Can the Fallen Church Fall to Grace?

Jay BakkerThe fall of televangelist Jim Bakker and his PTL ministries was a watershed moment in the history of American evangelicalism. The Bakker ministry had achieved extraordinary success and influence, and had turned its influence to a variety of causes, many of them of unquestioned worth. Yet Bakker's fall began when it was revealed he had committed adultery with a church secretary, and later revelations disclosed the luxury the Bakkers had built around themselves while the ministry struggled with debt and accounting fraud. Bakker resigned and was replaced at PTL by Jerry Falwell, and eventually Bakker endured imprisonment and divorce. While Tammy Faye went on to other ministry ventures, Jim Bakker remarried and has remained out of the public eye.

Fall to Grace walks readers through this experience from the vantage point of the Bakkers' youngest child, Jay, and tells a classic prodigal son story in which Jay, burned and spurned by the church, sought comfort in a life of distraction but eventually returned to embrace the grace of God and even a call into ministry. Yet the God he came to know in his adulthood was not at all the God he had heard about in his youth, and the ministry to which he is called is radically different from the ministry of his parents. 

Fall to Grace has been discussed in Patheos' Book Club. He spoke with Timothy Dalrymple by phone. 

Let's get the parental question out of the way. What does it mean, in your mind, that you are the son of Jim and Tammy Faye?

I love my mom and dad. They've taught me a lot. I'm grateful for the way they helped me get my foot in the door. I wouldn't be where I am without them.

But now I have a new message and a new ministry. I'm trying to create my own platform to let people know about God's grace and God's love.

It's tough. I wish that my parents weren't discussed in a negative way every time I am interviewed, because of course I love them and I'm proud to be their son. Other people want to talk about their failures over twenty years ago. I just want to move forward.

After the fall of PTL, and your own disillusionment with the church, you entered a period of rebellion and experimentation. You describe this in your book. But what brought about your "fall to grace"?

I had grown up viewing God as a taskmaster who was constantly supervising your behavior. I never felt like I could live up to the expectations of God, or the expectations other Christians had for me. Christianity seemed to be about living a moral and conservative life, rather than a life of freedom, love, grace, and forgiveness.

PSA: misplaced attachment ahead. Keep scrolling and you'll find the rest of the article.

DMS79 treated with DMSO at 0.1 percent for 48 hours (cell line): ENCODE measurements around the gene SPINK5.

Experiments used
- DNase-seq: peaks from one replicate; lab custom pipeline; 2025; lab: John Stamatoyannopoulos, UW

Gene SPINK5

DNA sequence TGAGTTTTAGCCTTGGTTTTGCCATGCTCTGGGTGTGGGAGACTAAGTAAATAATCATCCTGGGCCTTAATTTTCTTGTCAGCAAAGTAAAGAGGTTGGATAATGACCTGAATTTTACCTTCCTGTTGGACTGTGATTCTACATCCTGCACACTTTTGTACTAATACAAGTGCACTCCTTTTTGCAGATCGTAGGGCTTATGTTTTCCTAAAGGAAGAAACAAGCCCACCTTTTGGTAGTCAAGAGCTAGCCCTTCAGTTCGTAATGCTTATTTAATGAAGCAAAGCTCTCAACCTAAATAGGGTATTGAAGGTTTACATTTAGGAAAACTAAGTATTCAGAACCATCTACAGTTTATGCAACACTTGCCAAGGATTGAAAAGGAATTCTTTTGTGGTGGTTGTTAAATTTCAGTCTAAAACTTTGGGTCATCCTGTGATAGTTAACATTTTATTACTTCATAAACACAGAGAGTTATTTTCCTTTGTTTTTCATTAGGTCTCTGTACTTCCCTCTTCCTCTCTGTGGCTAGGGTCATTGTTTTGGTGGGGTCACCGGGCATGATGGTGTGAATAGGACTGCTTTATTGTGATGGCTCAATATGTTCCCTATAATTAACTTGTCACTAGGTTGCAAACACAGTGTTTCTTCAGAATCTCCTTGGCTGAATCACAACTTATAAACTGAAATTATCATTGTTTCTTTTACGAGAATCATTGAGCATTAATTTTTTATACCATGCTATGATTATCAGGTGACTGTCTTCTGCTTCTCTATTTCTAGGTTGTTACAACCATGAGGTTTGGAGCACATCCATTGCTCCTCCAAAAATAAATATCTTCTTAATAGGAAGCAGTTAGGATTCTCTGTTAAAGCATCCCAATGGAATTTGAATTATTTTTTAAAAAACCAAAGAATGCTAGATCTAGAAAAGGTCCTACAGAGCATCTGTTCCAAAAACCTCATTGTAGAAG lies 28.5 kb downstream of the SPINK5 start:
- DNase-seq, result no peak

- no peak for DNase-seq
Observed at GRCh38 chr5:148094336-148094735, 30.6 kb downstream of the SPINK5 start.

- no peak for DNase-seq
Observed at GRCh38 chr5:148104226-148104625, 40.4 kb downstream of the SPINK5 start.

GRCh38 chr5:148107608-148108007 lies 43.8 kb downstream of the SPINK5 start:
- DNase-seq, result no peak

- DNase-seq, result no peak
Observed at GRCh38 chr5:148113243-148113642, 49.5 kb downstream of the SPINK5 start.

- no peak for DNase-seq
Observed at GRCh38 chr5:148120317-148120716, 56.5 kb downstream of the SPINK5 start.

When I was about 20, I told a friend of mine, D. E. Polk, that I thought and felt as though God hated me. He said, "You're full of shit, and here's why." He started telling me about grace.

At first I felt like it was just a compromise. I had left the church, by this point, and wanted nothing to do with it. I had hit rock bottom. I asked if he could prove to me that this was in the scriptures.

And he did. He showed me this message of grace in Paul's letters to the Romans and the Galatians. I finally began to understand what Paul was saying about grace and how it sets us free from the law of sin and death. To me, "the Law" sounded a lot like what I had experienced of Christianity, where it was always about doing the right thing. The message of grace and love came to me as a liberation. The gospel became good news again, and in that good news I found the freedom to live.

Of course, things didn't necessarily come together right away. There was a struggle. I went to a twelve-step program and worked on my drinking, and eventually I went into ministry.

Did your past ever cause you to question your calling, or your ability to be a minister of the gospel?

The part of my past that most affected my sense of calling was probably the bitterness I felt for a long time toward the church and toward Christianity in general. It seemed to me that Christians made authentic Christian living impossible. They always put in place rules and regulations that didn't make sense. I didn't want to play those games anymore. So for the first few years I was still wrestling with my anger toward the church.

That was tough. I didn't feel that the church was being what it was supposed to be. Eventually, with some good friends, I was able to leave the bitterness behind and move forward.

How did you eventually forgive the church?

One day at a time. Speaking and preaching and doing ministry out of anger wasn't helping me or anyone else. I realized that I was talking a lot about grace, but not giving grace to the church. I had to extend the same grace I had received, and I had to put this bitterness behind me in order to communicate grace to people and give them the same chance that I was given when I learned what grace meant.

1/28/2011 5:00:00 AM
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  • Timothy Dalrymple
    About Timothy Dalrymple
    Timothy Dalrymple is the CEO and Chief Creative Officer of Polymath Innovations, a strategic storytelling agency that advances the good with visionary organizations and brands. He leads a unique team of communicators from around North America and across the creative spectrum, serving mission-driven businesses and nonprofits who need a partner to amplify their voice and good works. Once a world-class gymnast whose career ended with a broken neck, Tim channeled his passions for faith and storytelling into his role as VP of Business Development for Patheos, helping to launch and grow the network into the world's largest religion website. He holds a Ph.D. in Religion from Harvard's Graduate School of Arts and Sciences. Tim blogs at Philosophical Fragments.